There is a chance that some of your content or web pages are not in compliance. In this case, you can easily edit your YouTube videos for compliance. And if you do not have the time, the professionals always do.
4 Guidelines to Improve Your Social Posts Accessibility
There are a few things to keep in mind to ensure your social media posts are accessible and to facilitate better accessible social media networking access. These strategies include:
1. Using Alt Text and Captions
Alt text and captions help users with visual or hearing impairments access the information and meaning of your visual content. And for those unaware, alt text means the short description of images that screen readers can read. Some automatically generated captions appear when an image cannot be loaded.
Captions are the alternative text for accompanying video or audio files, transcribing the spoken content. And it is not just users with hearing and visual disabilities that it helps. It also proves helpful to those with low-bandwidth connections and language barriers. All alt text and captions must be written using clear and concise language, with relevant keywords and context to avoid redundancy.
2. Use the Right Colors and Fonts
While colors and fonts enhance your content aesthetics, the wrong choice can create challenges for users with visual impairments like color blindness, low vision, or dyslexia.
The best tips to follow for accessibility include the following:
- Using high-contrast, easy-to-distinguish colors
- Avoiding the use of only colors to convey meaning
- Using legible and consistent fonts
- Avoiding cursive or decorative fonts
- Providing users with the option to adjust the text size and style
- Use a simple and organized layout
Your visual content layout relates to how different elements on a page or screen are aligned. Use something simple and organized- clutter only confuses visitors and makes navigation difficult.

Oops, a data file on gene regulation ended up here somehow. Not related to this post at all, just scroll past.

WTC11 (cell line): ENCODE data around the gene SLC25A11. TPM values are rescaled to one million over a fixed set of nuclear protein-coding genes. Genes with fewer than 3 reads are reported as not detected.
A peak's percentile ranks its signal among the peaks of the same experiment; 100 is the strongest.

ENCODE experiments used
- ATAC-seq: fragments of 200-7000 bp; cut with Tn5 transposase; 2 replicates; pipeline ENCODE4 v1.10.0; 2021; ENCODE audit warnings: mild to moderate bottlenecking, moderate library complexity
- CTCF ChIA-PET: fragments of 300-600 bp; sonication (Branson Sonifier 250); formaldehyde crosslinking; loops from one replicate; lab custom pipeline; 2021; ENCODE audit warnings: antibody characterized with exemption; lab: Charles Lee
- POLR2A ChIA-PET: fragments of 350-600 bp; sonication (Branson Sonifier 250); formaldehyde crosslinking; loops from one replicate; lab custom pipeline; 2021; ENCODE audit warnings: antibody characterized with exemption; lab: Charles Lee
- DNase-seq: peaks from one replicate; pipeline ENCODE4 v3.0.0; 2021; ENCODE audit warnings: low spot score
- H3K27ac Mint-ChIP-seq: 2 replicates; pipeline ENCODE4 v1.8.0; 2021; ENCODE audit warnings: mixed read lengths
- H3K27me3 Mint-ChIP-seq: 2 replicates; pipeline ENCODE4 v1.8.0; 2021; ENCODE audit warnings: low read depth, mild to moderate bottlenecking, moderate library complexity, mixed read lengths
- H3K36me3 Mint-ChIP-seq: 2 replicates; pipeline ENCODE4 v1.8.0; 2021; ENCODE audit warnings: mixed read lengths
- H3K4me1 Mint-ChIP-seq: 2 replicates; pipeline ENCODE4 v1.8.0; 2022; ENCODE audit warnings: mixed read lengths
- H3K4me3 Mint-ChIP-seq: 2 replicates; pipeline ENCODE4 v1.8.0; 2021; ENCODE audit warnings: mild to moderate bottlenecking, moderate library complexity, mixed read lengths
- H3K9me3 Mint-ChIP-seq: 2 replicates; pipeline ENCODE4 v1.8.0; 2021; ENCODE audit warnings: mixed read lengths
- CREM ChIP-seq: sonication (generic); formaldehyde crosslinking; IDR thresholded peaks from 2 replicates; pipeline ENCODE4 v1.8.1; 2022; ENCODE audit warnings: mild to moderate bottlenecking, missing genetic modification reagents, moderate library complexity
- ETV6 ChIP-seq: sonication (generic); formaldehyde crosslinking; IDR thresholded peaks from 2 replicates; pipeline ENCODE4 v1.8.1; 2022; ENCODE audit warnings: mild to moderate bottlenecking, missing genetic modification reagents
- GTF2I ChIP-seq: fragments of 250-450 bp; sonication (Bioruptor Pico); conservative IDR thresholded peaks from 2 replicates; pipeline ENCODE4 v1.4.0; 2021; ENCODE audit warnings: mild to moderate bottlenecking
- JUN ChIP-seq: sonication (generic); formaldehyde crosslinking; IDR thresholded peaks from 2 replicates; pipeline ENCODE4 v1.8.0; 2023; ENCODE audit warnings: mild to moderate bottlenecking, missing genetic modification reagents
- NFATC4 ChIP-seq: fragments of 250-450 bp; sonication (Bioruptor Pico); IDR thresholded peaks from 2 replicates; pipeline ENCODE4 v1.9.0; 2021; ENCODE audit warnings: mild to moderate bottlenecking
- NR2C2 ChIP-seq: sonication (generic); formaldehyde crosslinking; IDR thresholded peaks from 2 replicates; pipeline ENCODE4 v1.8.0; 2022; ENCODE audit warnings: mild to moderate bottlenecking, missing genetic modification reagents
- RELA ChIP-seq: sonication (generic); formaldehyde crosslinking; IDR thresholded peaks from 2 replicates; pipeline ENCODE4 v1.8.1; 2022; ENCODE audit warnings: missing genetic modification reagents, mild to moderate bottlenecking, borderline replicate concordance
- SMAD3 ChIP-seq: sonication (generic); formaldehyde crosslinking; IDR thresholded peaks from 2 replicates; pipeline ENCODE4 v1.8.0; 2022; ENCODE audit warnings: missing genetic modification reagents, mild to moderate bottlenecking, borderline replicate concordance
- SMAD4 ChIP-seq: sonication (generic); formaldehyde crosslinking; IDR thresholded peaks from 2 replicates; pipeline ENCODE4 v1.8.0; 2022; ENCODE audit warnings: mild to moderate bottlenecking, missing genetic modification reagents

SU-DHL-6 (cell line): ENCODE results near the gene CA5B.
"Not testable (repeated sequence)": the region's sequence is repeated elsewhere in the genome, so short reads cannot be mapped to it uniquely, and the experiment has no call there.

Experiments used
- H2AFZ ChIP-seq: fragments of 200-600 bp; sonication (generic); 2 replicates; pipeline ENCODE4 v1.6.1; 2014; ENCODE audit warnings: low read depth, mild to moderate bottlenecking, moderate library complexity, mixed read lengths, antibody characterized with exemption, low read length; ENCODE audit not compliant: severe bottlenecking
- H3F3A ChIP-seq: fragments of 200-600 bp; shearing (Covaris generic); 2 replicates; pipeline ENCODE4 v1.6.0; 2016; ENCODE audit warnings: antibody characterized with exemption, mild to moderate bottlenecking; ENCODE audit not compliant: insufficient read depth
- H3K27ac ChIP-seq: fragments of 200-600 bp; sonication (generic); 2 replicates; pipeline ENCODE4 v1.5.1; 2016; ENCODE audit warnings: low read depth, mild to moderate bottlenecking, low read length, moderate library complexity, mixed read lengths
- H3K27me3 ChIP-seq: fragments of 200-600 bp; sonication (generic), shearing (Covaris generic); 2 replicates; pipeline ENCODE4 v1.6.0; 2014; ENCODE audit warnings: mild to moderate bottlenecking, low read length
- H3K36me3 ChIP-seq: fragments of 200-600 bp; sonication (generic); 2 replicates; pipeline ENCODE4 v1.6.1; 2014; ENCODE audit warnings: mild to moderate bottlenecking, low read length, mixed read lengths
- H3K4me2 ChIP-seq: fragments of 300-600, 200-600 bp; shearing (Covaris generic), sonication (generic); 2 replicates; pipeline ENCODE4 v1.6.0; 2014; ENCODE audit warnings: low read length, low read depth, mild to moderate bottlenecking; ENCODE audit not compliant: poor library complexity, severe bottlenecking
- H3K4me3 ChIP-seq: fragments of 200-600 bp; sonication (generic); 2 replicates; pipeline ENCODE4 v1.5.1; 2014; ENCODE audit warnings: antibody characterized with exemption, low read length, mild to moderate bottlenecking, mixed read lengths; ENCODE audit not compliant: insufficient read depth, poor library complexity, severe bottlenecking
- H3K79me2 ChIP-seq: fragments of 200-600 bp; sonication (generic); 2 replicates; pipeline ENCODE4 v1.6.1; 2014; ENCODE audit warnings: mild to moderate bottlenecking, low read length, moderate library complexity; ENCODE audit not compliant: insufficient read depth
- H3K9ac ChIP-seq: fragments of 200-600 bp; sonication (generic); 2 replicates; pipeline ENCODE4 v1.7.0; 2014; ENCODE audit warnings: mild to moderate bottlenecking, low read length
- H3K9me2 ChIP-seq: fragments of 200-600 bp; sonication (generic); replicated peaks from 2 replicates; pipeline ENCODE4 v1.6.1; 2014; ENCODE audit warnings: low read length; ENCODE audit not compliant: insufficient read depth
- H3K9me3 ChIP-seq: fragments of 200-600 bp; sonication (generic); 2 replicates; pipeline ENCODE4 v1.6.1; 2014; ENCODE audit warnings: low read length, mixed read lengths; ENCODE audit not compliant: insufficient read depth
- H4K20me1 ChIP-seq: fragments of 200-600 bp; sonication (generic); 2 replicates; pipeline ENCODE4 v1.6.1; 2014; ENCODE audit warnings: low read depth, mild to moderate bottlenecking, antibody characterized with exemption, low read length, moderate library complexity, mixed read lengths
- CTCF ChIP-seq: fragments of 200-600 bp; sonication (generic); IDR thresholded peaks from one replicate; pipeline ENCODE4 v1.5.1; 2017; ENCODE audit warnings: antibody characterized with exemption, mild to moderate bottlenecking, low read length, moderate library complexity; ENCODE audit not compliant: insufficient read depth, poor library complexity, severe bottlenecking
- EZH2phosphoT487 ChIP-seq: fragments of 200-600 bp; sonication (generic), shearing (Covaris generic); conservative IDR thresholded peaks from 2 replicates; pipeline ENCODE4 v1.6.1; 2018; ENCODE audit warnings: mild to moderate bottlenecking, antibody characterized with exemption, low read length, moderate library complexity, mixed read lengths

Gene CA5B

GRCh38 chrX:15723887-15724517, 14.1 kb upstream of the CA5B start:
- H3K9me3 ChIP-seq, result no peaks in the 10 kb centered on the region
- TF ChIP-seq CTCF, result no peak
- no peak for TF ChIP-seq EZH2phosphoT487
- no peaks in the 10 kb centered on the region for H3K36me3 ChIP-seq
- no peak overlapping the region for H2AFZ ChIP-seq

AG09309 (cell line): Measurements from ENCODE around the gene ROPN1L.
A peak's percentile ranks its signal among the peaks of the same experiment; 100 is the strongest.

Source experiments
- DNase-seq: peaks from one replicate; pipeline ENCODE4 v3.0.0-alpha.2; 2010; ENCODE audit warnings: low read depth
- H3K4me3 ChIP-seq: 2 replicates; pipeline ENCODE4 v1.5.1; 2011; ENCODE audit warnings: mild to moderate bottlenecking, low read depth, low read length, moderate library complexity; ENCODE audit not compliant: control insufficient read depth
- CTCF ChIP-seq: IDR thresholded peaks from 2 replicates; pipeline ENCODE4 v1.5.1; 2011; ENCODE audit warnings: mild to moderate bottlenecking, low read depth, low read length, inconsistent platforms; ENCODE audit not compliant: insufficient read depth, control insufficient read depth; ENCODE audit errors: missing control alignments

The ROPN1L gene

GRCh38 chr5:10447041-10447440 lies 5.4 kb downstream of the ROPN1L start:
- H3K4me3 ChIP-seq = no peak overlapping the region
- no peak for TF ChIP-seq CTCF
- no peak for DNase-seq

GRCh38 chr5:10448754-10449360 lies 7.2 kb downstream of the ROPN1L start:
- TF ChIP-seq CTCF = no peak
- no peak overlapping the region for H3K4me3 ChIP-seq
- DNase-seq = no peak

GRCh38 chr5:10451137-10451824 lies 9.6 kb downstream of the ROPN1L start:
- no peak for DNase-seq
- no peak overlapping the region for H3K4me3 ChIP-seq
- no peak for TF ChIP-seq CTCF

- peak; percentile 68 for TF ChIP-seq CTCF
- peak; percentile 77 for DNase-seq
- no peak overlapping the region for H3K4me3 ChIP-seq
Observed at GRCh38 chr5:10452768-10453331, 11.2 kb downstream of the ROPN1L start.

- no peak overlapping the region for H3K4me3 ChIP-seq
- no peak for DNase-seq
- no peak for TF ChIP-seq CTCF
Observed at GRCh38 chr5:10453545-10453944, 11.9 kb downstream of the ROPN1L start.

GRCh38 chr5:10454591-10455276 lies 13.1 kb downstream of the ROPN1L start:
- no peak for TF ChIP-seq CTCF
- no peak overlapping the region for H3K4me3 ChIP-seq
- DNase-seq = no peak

A few simple tips help make your visual content more accessible, structured, and inclusive like:
- Having white space and margins
- Using headings and subheadings
- Using bullet points, lists, icons, and labels to structure and highlight points
- Using a consistent and logical order
- Keep on testing and validating content
Make it a point to continuously test and validate your content to fix any problems affecting its usability and accessibility. You can use tools or hire experts to evaluate your visual content’s readability, inclusivity, and accessibility.
3. Create accessible visuals
Creating accessible visuals is essential for ADA compliance. Visually accessible designs are designed for everyone to use and experience the content, including the color-blind and visually impaired.
Ensure all visual components have text alternatives for the viewer to use and enjoy. Text Alts are essential because screen readers edit alt text to read to let the viewer know what it is when there is a photo.
Remember, visuals are created for a better understanding of the content. Alternatives should thus convey better meaning and improve visual accessibility to the user.
4. Hosting Platform